OOS 91-1
Seasonal variability in tropical agroecological communities: How shifting precipitation regimes may affect predation rates of a globally important coffee pest

Friday, August 14, 2015: 8:00 AM
337, Baltimore Convention Center
Katherine K. Ennis, Environmental Studies, University of California, Santa Cruz, Santa Cruz, CA
David Gonthier, University of California-Berkeley
Robyn Quistberg, University of California, Santa Cruz, Santa Cruz, CA
Kaleigh Fisher, School of Natural Resources and Environment, University of Michigan, Ann Arbor, MI
Stacy M. Philpott, Environmental Studies, University of California, Santa Cruz, Santa Cruz, CA

Coffee is particularly susceptible to variations in temperature and precipitation predicted in climate change forecasts for coffee growing regions.  However, the effects of climate change on production are not limited to direct effects on the coffee plant. Seasonal variations will also affect pest and predator populations that may indirectly affect coffee production. The coffee berry borer is among the most damaging global coffee pests. The adults directly damage the fruit by boring into the coffee fruit thus rendering it unsuitable for production and harvest. Ants are thought to be the primary predators of the coffee berry borer, but the seasonal dynamics of their prey consumption has not yet been studied. We examined the effect of limiting rainfall on the predation of the coffee berry borer by ground-foraging ants. We first performed a prey removal experiment in the dry and rainy seasons and then followed this initial experiment with a large rainfall exclusion experiment. To assess the affect of limited rainfall on predation rates we established 20 paired sites (rainfall exclusion and control plots) across two coffee farms and performed the same prey removal experiment six times over the course of eight months.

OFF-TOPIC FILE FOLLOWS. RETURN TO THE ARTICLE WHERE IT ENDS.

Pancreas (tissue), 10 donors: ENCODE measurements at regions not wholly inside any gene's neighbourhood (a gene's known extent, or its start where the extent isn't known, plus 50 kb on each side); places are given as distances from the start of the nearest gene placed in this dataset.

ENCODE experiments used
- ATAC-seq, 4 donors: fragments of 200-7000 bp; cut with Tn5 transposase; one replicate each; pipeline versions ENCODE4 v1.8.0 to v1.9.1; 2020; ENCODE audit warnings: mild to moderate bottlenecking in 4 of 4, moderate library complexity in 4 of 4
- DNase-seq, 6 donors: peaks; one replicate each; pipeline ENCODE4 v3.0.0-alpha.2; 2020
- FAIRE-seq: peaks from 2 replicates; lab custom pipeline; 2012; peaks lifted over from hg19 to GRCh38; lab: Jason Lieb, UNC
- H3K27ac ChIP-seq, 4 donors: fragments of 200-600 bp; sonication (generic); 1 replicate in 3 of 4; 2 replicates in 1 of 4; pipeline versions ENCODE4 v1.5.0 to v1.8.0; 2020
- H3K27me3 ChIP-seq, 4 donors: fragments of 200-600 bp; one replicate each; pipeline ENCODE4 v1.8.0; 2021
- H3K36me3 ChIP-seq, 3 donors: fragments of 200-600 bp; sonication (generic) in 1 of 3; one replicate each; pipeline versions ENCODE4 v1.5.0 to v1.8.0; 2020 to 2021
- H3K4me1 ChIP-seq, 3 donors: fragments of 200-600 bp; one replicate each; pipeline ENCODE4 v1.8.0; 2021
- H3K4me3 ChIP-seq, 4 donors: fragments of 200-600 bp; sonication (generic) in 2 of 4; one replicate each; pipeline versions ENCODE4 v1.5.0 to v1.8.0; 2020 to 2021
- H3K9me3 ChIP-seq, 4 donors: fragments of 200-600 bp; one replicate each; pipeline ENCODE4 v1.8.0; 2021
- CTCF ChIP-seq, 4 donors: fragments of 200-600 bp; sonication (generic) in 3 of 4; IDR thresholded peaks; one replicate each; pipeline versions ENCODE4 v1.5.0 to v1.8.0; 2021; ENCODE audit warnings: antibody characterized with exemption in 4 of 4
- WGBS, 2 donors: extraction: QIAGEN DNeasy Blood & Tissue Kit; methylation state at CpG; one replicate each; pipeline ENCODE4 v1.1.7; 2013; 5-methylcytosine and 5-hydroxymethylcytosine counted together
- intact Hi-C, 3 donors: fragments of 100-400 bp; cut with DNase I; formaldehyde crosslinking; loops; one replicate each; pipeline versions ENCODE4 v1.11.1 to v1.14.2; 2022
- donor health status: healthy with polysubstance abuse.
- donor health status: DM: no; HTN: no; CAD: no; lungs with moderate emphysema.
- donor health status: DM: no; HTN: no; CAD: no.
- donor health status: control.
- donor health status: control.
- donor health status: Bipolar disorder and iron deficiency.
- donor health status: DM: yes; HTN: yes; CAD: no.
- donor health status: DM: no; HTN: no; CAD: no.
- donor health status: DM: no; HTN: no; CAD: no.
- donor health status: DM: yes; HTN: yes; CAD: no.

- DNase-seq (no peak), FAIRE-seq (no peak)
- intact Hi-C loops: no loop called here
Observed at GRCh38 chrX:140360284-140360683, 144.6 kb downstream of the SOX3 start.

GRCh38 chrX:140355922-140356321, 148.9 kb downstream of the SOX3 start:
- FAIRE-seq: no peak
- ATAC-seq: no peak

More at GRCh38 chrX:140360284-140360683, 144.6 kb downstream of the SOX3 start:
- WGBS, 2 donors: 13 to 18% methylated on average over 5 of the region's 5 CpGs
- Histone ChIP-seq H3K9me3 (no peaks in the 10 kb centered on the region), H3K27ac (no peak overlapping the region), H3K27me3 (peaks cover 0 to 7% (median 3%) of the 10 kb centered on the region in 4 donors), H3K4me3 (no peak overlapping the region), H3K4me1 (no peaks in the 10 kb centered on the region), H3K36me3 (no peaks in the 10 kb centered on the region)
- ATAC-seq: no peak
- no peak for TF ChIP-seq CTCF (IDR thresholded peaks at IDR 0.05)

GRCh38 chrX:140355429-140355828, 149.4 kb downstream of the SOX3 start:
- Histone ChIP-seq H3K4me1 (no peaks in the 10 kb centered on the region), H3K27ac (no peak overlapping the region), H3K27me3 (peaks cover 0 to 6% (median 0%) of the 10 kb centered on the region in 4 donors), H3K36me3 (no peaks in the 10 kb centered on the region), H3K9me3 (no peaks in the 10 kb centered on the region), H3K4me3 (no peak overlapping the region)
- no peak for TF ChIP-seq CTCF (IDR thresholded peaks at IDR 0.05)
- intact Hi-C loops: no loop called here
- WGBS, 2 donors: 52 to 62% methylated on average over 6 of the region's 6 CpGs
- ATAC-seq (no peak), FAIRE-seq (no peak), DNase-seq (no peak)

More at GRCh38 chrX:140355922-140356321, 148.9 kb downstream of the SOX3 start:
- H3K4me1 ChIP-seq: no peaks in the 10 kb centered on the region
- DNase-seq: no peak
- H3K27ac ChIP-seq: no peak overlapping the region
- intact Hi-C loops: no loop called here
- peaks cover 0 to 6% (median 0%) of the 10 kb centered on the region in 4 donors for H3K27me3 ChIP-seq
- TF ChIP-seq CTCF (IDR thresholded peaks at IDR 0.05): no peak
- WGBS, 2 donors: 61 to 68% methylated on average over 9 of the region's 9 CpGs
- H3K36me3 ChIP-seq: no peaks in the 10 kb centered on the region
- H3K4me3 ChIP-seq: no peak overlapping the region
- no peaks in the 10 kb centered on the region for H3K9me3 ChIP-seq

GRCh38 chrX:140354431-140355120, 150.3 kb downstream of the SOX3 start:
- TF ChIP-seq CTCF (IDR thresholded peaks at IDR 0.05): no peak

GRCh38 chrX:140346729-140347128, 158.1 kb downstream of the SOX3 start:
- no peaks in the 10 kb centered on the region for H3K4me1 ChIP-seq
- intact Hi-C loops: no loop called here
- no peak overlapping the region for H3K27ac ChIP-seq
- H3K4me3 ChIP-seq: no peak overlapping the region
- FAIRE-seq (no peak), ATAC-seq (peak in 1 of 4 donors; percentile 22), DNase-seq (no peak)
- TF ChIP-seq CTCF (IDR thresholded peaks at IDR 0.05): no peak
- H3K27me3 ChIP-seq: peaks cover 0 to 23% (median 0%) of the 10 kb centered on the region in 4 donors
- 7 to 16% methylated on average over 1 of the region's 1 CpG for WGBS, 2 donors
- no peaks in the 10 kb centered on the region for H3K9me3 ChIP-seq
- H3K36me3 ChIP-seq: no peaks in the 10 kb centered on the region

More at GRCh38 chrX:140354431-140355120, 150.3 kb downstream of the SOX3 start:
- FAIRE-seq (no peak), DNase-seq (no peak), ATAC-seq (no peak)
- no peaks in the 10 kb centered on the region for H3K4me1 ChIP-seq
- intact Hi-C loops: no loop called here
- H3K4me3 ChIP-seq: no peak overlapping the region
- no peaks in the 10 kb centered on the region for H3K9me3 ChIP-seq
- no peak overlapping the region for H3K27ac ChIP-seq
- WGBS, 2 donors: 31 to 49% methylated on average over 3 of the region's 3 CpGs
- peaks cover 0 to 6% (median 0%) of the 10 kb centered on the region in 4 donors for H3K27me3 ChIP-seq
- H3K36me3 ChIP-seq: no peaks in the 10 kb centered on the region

Our results from the initial prey removal experiment performed in both seasons indicated a substantially higher rate of predation during the dry season relative to the rainy season. And our following rainfall exclusion experiment did not differ significantly from the controls in light, air temperature, soil temperature or humidity. The exclusion experiment, however, provided unexpected results. For the first three experiments, prior to large accumulations of rainfall (and in contrast to the findings from the initial experiment), prey removal rates were significantly lower in the rainfall exclusion plots. For the latter experiments, the results changed again, suggesting an interaction between rainfall accumulation and predation rates. While the results are not conclusive, this research provides necessary insight into how the predicted altered precipitation regimes associated with global climate change may affect important species interactions.